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Short sale success thanks to Bank of America on Twitter

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Bank of America is on Twitter for the win…here is my tale:

Almost six months ago I got a short sale listing from a distressed (and stressed) home seller who wanted to sell with a short sale and couldn’t find a real estate agent to help.

I took on the listing because this woman was very organized and was barely behind on the mortgage. No late taxes or other liens in place and the house was well maintained and sparkling clean.

A couple months later I procure a first time home buyer who decides to take the gamble on the short sale and we present our purchase to Bank of America’s short sale division.

One Ringy Dingy…

I did my due diligence and called at least weekly to check on the file. Each time I called I was told that the file was in review which takes two weeks, awaiting a negotiator who then had another two weeks to review the file before we would hear anything. That answer worked on me the first time, but when I called a week later and was told the same exact thing, I grew a bit concerned.

At that point I asked if there was something we could do to move things along as it was nearing the foreclosure date and the answer was yes, we could request escalation.

Two Ringy Dingys…

One week later I call back, am told the EXACT same thing as my very first call and I get a bit terse with the representative. I tell them the file was supposed to be placed into escalation and they assure me that they will put it in this time.

Fast forward another week and you guess it….another phone call with the same answers. This time I insist upon speaking with a supervisor who informs me that there was no possible way the file could have been placed in escalation because it wasn’t even an accepted file until one day prior.

Well, I lost it. I am normally a very diplomatic, calm and dare I say even nice person, but I was pushed beyond patience and I let this guy have it. He must be well used to it because I think I even heard him whistle the Jeopardy tune and he was totally nonplussed by my anger. After I ran myself out and poked the red button on my cell phone really hard (I miss slamming the phone after those conversations, don’t you?) I went to Twitter to rant where someone might empathize.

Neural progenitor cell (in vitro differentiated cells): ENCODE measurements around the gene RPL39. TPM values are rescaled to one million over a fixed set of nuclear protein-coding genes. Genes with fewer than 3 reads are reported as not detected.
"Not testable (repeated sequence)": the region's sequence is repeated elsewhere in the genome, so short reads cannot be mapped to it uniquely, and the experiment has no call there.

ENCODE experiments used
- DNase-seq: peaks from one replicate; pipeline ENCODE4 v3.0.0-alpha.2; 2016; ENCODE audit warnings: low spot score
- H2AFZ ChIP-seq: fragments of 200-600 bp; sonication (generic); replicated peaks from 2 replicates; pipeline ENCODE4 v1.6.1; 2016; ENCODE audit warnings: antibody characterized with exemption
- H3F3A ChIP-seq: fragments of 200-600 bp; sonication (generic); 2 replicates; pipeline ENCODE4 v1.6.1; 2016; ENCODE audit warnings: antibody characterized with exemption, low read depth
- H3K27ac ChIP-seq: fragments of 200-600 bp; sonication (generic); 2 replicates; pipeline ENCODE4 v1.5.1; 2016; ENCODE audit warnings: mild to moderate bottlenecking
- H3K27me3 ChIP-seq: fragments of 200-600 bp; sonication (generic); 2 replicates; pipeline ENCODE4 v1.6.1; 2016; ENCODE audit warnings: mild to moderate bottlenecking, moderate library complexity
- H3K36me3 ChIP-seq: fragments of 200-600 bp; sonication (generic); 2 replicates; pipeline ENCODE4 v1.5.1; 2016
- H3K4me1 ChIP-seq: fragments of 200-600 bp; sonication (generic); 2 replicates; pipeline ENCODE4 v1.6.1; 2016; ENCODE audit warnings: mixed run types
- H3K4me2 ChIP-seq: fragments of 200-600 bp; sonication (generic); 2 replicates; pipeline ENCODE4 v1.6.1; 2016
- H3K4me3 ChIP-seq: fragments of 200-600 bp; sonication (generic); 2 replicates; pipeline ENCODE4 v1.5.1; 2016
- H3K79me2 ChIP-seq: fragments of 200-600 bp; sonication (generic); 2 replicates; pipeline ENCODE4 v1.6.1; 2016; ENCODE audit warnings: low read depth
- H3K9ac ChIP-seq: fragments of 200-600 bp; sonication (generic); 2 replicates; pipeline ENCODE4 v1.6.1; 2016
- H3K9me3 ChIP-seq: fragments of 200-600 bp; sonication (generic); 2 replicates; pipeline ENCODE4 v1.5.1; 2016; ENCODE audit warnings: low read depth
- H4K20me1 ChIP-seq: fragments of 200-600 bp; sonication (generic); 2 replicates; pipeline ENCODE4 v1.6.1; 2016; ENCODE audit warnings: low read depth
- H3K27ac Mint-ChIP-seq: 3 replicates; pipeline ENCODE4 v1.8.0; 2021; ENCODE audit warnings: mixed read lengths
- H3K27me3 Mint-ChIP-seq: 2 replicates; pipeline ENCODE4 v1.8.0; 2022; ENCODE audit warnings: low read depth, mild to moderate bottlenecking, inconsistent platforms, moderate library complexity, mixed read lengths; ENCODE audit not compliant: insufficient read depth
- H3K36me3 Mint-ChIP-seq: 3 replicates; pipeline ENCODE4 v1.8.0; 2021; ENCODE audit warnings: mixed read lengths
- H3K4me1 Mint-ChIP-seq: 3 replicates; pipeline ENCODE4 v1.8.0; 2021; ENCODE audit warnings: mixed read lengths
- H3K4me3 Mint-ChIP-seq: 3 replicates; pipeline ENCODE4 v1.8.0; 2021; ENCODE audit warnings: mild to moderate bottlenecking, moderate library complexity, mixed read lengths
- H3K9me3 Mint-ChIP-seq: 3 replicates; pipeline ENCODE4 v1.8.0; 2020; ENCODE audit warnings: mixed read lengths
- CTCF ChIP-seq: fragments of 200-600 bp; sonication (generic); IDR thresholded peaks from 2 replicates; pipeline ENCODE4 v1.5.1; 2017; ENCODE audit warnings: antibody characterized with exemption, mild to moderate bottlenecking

Forget the phone, time to tweet…

I tweeted out that I was fuming at Bank of America because while I did anticipate a short sale with them would be long and perhaps even unpleasant, I did not anticipate that they would be lying to me.

Very quickly thereafter I got a response from @BofA_Help asking if they could well…help. After I verified that this was a real Bank of America representative we took our conversation to email and then a phone call.

Within hours of our call I had another phone call, this time from the assigned negotiator!

Once the negotiator was assigned it was smooth sailing and within ten days we had our short sale approval from Bank of America.

In the meantime the representative from @BofA_Help has followed up with me to make certain that my client is getting the appropriate service and I am won over by their proactive and effective Twitter based customer service.

Bank of America has impressed me with their implementation of social media tracking to see who is talking about them and by reaching out to quell my complaints and assist in a solution.

@BofA_Help on Twitter FTW!

Lesley offers 21 years experience in real estate, public speaking and training. Lesley has a degree in communications and was the recipient of an international award for coordinating media in real estate. In the course of her career Lesley has presented at international real estate conferences and state REALTOR associations, hosted a real estate television program, written articles for trade magazines and created marketing and PR plans for many individuals, companies and non-profits.

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42 Comments

42 Comments

  1. Ed Daniels - Metrowest Boston Homes

    May 1, 2010 at 10:30 pm

    Well, after the 4th buyer has come and gone, and BofA dropping the ball for 250+ days, thank you for the helpful info. i will give them a try too. This home had a $410K buyer, recently I was only getting $360K buyers. I convinced a buyer to pay a requested BofA amount of $380K, then the investor had the nerve to counter $390K! Deal falls apart in frustration. Who wins? Listen up BofA… you will not do any better with your foreclosure the seller has decided on!